Consultants representing casino operator MGM say they plan to coordinate their construction schedule around the renovation of I-91 in downtown Springfield. They presented details to the Massachusetts Gaming Commission Thursday.
MGM officials say they have been working with local agencies on a number of issues such as utilities for the proposed casino, traffic improvement and starting the permitting process.
Casinos coming to Massachusetts are no sure thing. That’s after last month’s ruling by the state’s highest court that allows a repeal question to go before voters in November. However, the behind-the-scenes work continues to develop a workforce for a Bay state casino industry.
The much-awaited Massachusetts Supreme Judicial Court decision concerning casinos came down Tuesday morning. The court ruled unanimously to allow a question on the November ballot, asking voters if they want to repeal the state’s casino law.
Some residents are hopeful about economic recovery; others warn against potential problems.
The Massachusetts Gaming Commission is due back in Springfield Wednesday for a final public hearing on MGM’s $800 million casino proposal.
Researchers say a study on the impact of casinos in Massachusetts is the first of its kind because they are collecting data now, before any casinos open in the state.
A decision is expected in May and MGM is the only remaining applicant for the casino license reserved for western Massachusetts. But the commission has the option of starting the process all over again.
The meeting will allow residents one last chance to speak their minds, but members of a prominent group opposing a Springfield casino are not going to show up.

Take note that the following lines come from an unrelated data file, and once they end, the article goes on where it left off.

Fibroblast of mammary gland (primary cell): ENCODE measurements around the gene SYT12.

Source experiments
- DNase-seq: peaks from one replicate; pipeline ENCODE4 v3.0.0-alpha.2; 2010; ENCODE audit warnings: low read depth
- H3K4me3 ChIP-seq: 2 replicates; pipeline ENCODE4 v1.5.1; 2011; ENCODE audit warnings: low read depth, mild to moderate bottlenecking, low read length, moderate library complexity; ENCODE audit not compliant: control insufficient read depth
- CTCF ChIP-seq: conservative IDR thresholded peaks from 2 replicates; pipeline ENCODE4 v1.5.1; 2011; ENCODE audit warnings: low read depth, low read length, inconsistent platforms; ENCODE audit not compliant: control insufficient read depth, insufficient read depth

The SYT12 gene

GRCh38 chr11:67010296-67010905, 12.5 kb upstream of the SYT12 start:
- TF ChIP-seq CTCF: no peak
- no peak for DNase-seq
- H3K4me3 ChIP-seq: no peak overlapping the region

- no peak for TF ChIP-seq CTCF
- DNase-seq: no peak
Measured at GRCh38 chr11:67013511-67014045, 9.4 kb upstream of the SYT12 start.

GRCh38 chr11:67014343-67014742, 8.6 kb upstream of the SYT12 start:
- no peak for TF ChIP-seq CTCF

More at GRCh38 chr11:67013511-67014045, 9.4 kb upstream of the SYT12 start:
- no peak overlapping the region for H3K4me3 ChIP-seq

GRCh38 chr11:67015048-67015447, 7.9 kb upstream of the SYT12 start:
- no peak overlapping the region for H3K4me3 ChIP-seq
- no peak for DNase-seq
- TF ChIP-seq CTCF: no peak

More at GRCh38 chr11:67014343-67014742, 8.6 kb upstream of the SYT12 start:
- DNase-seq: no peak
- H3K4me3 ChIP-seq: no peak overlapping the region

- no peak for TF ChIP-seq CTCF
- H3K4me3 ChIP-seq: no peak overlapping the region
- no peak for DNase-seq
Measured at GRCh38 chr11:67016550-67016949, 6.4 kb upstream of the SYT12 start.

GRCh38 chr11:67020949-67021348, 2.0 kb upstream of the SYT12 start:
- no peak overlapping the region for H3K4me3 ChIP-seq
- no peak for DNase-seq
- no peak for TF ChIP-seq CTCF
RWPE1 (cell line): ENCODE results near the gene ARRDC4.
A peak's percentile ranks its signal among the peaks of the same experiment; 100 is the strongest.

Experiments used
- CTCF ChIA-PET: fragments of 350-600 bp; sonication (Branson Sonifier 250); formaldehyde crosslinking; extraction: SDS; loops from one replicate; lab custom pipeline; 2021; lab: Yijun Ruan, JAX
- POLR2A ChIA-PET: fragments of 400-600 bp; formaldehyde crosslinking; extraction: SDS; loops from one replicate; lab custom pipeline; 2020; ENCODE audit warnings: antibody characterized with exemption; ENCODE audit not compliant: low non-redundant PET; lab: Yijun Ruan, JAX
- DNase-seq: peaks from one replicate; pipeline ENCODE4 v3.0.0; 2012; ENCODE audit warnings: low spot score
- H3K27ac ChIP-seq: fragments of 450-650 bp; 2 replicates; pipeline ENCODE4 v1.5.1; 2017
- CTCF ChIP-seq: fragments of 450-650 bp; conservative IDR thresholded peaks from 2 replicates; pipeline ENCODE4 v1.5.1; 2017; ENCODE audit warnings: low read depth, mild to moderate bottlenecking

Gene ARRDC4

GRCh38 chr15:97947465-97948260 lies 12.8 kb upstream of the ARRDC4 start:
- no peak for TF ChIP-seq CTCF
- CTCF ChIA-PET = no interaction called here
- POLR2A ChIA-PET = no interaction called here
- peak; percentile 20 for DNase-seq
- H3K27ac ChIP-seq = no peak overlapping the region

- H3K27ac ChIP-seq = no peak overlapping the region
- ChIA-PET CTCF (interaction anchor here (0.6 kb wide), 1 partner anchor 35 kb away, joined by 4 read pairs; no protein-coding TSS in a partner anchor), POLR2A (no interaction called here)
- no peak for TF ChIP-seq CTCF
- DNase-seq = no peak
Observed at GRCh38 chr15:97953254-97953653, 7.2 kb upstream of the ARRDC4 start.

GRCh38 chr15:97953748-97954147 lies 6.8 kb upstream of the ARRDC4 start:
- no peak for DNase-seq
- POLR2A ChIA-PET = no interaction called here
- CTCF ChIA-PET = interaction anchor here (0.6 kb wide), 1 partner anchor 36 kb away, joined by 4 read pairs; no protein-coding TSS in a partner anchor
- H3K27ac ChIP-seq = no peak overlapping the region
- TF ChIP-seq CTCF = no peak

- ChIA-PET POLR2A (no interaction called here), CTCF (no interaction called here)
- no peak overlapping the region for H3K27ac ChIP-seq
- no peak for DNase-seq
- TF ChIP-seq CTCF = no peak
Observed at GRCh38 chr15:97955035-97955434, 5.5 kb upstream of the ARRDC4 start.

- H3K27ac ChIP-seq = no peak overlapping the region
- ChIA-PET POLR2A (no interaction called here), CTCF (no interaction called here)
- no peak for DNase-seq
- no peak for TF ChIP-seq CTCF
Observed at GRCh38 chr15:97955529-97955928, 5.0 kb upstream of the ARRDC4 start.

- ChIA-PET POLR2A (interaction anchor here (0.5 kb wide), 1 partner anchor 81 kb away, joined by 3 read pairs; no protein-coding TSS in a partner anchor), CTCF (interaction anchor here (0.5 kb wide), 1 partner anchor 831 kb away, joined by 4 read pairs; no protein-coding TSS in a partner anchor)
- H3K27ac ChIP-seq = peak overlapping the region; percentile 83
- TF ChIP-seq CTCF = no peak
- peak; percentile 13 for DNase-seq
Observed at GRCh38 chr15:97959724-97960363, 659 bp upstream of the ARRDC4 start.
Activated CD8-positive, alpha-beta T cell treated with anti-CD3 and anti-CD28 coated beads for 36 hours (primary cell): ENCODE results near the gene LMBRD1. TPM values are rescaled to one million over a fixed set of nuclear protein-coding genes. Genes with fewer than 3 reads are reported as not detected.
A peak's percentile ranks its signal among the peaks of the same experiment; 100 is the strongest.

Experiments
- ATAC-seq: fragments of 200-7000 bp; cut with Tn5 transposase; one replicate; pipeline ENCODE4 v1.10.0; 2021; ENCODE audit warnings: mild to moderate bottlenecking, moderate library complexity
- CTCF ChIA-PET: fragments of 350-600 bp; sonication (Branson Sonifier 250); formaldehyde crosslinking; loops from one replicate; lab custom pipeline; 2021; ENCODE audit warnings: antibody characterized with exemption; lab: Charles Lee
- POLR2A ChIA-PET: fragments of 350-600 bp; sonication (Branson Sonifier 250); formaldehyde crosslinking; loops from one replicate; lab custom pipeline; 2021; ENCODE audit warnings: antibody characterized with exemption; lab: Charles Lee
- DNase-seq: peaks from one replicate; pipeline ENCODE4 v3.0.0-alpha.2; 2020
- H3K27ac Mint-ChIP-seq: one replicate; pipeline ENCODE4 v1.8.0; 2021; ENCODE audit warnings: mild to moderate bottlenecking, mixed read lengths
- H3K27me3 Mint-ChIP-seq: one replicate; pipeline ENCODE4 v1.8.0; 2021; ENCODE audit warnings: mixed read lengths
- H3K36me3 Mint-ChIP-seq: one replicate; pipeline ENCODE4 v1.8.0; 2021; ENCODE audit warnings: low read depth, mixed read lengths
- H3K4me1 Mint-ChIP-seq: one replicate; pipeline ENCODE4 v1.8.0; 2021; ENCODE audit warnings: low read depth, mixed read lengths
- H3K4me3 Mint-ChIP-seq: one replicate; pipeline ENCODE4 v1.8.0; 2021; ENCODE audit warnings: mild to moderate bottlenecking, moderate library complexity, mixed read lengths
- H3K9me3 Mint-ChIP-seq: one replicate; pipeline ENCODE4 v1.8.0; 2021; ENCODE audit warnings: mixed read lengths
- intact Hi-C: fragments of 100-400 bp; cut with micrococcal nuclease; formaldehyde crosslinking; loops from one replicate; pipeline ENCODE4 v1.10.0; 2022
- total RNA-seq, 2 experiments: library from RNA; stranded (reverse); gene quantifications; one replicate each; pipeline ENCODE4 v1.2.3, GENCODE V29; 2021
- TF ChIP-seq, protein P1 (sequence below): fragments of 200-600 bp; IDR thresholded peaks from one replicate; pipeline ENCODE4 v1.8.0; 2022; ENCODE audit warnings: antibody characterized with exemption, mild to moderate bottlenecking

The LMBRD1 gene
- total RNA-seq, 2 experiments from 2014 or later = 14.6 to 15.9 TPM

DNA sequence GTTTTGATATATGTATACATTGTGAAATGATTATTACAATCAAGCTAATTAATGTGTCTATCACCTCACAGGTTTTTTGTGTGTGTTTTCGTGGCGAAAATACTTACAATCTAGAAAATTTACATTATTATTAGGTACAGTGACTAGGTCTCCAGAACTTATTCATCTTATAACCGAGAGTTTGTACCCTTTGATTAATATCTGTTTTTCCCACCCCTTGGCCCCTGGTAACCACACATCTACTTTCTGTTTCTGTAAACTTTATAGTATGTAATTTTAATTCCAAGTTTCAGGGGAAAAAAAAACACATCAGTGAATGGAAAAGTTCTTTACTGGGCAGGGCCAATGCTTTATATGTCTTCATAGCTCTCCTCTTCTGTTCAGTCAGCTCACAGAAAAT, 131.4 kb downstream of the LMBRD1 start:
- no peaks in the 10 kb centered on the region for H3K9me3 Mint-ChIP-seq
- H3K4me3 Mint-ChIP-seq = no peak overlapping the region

The Massachusetts Gaming Commission wanted casino applicants to make nice with their neighbors, and pay-up to offset the expected costs of a casino, like for traffic and public safety.
Penn National casino company has a month to pay the $25 million license fee. That’s quite a price tag given a proposed ballot question seeks to roll back Massachusetts’ casino law.
It was a strong day for Leominster during a hearing before casino regulators. The central Massachusetts city is among three communities vying to host a slots parlor.
There were handshakes, hugs and high fives all around as hundreds of casino supporters at Suffolk Downs heard the news: the proposed casino, which just four months ago seemed doomed, was back on track.
A proposal from Leominster received praise from the panel for its design and finances. But Commissioner James McHugh raised one red flag.
Later this week, the Massachusetts Gaming Commission is expected to announce the location of a slot machine parlor. It will be the first casino license awarded by the board and a central Massachusetts city is in the running.